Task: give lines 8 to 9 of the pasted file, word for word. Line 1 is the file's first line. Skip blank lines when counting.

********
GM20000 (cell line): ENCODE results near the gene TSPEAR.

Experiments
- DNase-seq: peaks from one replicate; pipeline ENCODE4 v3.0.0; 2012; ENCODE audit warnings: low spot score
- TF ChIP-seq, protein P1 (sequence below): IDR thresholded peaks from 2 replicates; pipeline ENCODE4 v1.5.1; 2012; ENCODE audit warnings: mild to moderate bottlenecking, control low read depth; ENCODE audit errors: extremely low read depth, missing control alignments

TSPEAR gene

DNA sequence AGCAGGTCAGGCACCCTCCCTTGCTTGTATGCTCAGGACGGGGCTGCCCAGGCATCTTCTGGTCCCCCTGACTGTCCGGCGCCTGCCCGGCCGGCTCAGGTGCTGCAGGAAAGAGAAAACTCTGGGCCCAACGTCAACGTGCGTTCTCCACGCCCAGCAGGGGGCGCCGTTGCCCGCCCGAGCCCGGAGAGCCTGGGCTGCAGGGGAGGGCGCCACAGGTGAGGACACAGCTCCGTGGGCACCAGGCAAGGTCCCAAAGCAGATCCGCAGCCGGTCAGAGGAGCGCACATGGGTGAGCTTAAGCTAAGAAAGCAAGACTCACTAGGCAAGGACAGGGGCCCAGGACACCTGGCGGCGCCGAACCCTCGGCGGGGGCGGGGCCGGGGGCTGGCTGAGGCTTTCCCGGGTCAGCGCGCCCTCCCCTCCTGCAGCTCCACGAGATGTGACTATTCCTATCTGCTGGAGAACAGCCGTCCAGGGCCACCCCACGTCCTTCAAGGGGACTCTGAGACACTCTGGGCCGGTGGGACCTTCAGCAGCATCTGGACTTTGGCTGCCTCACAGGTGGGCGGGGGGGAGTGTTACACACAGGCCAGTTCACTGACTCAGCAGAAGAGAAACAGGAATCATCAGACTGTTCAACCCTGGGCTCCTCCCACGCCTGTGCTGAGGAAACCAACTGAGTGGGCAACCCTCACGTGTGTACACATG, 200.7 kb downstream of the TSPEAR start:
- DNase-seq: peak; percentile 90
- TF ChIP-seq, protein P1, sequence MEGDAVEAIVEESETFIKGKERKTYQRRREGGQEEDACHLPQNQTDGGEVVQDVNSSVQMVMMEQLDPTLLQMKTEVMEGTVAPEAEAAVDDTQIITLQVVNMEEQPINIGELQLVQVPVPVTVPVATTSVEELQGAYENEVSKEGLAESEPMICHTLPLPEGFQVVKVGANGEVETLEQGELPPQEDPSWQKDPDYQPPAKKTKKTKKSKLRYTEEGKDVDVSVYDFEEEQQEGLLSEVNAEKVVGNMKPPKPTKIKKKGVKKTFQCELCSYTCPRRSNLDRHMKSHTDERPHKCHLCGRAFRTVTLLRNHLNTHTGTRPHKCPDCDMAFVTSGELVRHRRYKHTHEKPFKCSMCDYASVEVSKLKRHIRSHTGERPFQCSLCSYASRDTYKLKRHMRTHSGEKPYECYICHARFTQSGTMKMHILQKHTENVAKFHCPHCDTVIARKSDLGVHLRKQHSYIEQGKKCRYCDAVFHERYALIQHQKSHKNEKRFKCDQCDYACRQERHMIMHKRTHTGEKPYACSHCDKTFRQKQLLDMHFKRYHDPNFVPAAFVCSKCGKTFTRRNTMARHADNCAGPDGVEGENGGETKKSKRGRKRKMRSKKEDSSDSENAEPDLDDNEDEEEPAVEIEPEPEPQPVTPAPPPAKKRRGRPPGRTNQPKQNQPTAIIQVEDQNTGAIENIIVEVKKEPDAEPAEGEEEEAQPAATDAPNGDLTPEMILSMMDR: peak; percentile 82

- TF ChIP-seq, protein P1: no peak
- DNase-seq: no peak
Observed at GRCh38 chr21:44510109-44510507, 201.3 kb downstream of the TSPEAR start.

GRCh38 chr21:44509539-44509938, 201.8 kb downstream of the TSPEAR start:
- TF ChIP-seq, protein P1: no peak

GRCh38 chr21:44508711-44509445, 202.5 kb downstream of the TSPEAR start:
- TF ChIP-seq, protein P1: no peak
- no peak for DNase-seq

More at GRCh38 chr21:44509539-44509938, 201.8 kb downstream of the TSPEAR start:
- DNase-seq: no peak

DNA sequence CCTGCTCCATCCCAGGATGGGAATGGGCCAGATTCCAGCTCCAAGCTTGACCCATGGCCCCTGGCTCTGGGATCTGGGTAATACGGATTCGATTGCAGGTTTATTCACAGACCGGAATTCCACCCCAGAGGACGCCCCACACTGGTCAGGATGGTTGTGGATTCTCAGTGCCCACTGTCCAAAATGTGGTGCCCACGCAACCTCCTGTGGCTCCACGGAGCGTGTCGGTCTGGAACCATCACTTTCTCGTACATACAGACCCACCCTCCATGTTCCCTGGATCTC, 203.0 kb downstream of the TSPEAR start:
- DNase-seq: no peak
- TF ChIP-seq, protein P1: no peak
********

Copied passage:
- TF ChIP-seq, protein P1, sequence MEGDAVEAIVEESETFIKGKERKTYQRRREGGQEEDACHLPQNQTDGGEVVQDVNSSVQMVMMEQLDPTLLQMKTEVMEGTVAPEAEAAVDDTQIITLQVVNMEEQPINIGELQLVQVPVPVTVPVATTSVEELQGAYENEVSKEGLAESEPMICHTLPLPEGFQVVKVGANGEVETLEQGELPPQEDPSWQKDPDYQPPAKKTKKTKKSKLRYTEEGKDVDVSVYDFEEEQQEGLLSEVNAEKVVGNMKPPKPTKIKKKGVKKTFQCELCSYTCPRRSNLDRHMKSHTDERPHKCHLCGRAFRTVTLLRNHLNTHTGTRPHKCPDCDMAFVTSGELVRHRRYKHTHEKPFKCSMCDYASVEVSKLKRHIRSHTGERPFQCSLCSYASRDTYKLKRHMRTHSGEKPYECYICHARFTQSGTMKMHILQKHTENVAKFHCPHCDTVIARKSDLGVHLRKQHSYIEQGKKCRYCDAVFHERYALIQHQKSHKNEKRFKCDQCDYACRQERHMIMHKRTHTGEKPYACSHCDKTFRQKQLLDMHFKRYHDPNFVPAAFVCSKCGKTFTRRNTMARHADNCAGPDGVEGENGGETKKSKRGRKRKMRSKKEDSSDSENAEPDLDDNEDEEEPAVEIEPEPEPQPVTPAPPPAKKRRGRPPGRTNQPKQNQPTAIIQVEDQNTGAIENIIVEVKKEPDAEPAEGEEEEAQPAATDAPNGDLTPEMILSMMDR: peak; percentile 82

- TF ChIP-seq, protein P1: no peak